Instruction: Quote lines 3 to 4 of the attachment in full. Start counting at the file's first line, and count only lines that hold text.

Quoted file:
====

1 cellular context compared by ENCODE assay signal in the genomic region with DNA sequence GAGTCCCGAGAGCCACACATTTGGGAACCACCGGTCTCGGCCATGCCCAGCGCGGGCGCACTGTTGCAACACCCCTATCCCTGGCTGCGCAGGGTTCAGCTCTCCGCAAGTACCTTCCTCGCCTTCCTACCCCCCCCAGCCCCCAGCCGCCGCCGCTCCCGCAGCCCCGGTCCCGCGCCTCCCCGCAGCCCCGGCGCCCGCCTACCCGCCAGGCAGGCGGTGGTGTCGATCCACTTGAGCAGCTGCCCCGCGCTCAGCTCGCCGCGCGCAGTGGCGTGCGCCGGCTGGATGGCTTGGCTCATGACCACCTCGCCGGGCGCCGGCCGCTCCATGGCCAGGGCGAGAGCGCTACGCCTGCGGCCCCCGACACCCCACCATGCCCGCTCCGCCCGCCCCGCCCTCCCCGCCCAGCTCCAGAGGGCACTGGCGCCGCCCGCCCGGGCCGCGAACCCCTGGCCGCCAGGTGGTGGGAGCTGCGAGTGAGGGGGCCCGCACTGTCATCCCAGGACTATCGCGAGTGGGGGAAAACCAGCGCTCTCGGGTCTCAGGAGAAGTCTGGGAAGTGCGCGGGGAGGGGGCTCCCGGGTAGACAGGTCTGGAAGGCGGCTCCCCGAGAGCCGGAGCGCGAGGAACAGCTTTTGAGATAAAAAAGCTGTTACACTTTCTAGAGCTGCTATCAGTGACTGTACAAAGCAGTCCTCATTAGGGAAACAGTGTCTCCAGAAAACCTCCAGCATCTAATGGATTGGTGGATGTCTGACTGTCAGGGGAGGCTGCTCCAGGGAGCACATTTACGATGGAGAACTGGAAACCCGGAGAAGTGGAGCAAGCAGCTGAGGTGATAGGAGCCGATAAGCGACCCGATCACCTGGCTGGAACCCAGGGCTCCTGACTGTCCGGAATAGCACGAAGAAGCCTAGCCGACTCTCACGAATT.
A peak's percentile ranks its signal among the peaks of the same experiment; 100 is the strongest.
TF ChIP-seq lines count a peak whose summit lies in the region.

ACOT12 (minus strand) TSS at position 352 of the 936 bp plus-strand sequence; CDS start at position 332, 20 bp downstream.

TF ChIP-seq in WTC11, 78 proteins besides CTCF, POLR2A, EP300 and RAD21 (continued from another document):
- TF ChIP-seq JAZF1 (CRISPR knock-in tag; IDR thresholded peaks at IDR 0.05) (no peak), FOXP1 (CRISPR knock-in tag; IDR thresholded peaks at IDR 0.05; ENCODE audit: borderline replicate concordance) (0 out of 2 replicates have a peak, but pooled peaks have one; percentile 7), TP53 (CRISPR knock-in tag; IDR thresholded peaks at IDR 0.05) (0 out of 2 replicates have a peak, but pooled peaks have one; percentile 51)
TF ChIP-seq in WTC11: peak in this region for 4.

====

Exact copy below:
TF ChIP-seq lines count a peak whose summit lies in the region.

ACOT12 (minus strand) TSS at position 352 of the 936 bp plus-strand sequence; CDS start at position 332, 20 bp downstream.